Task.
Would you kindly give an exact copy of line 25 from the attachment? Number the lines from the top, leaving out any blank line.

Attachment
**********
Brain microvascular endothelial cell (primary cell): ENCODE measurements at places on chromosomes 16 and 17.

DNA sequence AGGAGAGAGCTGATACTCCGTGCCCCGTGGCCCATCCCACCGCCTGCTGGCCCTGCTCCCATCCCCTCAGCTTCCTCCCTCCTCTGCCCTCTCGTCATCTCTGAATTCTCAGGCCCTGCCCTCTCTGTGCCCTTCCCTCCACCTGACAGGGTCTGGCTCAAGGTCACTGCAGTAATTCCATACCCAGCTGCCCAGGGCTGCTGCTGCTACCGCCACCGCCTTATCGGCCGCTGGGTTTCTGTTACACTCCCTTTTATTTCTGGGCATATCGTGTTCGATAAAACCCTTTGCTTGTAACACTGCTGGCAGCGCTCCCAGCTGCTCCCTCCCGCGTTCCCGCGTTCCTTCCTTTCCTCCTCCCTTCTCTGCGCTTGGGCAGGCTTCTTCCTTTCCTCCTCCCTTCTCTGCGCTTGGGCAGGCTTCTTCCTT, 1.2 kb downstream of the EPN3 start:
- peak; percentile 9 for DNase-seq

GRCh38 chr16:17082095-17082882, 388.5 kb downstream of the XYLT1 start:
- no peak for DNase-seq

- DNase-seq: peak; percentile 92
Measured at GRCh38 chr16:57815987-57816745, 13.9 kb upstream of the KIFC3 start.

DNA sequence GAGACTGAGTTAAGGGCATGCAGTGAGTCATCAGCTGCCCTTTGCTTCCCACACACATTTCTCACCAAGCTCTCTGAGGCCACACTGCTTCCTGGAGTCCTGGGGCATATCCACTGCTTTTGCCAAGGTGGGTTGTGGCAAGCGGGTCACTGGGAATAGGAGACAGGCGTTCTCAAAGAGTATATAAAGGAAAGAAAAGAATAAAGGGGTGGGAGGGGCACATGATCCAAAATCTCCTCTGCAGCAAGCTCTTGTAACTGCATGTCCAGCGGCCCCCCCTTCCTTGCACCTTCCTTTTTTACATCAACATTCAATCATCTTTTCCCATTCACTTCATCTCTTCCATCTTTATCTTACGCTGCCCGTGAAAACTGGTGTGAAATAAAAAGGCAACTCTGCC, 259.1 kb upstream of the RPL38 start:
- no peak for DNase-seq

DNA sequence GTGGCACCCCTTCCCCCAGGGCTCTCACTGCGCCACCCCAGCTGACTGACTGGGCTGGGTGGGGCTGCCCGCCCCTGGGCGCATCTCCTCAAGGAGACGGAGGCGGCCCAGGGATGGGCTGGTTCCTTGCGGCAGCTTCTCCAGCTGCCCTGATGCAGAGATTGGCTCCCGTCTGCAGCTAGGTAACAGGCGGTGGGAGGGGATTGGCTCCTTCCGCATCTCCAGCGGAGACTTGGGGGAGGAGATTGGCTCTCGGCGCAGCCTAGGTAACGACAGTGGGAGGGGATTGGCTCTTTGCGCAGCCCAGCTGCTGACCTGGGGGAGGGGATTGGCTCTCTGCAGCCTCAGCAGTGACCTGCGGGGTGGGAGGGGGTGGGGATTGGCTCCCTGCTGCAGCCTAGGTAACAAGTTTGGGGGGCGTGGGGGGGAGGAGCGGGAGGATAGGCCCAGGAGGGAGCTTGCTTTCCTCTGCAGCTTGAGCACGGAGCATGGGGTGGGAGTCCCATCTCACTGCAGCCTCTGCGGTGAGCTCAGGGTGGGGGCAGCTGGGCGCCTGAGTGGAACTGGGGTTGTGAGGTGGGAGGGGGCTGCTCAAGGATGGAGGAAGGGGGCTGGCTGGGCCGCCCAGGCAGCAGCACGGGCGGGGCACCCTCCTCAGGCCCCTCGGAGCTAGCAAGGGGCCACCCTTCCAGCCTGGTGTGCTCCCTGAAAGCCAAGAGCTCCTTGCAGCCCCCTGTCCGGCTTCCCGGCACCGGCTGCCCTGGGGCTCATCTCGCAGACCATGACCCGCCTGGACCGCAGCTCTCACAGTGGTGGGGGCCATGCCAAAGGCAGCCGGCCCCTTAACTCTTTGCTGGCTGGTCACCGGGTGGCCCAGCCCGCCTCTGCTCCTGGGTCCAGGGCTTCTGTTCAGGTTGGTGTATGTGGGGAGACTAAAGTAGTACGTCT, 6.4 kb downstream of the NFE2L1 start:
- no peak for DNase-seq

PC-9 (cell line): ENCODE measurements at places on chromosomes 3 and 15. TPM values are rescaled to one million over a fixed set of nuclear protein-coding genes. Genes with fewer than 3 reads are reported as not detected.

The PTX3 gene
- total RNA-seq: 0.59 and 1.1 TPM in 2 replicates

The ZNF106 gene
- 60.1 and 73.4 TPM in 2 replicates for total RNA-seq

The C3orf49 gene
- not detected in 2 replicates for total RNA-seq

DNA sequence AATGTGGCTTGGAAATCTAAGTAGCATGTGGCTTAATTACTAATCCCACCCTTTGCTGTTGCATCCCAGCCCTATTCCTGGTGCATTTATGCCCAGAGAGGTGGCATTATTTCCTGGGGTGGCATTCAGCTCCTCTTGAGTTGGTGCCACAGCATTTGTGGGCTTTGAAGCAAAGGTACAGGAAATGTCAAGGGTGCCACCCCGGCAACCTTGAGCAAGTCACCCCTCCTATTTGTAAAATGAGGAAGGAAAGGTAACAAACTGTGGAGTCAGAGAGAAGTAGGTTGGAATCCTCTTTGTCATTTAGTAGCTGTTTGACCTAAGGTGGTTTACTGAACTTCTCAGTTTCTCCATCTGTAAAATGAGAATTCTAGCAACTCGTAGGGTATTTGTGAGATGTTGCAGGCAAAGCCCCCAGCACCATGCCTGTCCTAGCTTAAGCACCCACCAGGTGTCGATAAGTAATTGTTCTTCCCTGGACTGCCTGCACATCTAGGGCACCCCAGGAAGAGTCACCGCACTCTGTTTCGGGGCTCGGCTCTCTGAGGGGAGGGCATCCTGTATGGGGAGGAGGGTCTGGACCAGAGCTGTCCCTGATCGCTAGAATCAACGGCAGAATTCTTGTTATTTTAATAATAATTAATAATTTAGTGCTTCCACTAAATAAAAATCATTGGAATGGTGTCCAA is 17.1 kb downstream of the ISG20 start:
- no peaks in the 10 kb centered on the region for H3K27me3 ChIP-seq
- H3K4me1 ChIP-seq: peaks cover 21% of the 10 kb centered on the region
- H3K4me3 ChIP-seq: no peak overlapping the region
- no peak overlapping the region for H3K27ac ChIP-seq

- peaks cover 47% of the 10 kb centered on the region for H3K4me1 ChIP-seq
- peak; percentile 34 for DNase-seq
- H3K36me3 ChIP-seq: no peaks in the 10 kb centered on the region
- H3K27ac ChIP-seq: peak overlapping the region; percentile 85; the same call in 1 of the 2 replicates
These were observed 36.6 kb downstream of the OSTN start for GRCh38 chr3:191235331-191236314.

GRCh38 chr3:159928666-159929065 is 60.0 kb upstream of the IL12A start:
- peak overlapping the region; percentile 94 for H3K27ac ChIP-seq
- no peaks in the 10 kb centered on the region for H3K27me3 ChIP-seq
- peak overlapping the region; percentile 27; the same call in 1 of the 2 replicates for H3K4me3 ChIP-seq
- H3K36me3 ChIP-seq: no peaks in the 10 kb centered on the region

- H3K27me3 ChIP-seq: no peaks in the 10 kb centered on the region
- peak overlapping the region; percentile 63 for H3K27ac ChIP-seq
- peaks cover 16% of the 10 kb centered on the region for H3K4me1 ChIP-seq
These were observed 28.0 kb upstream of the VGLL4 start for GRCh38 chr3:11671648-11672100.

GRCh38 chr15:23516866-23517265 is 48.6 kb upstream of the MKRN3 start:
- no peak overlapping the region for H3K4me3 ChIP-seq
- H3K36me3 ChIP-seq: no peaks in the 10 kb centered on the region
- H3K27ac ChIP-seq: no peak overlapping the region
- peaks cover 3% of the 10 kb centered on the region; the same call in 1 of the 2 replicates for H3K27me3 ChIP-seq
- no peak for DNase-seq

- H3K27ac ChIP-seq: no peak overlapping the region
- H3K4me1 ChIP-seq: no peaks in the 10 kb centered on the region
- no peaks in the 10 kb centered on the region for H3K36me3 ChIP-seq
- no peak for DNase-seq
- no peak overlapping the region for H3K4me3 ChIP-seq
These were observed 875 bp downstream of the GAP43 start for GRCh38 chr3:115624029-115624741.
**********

- peak; percentile 34 for DNase-seq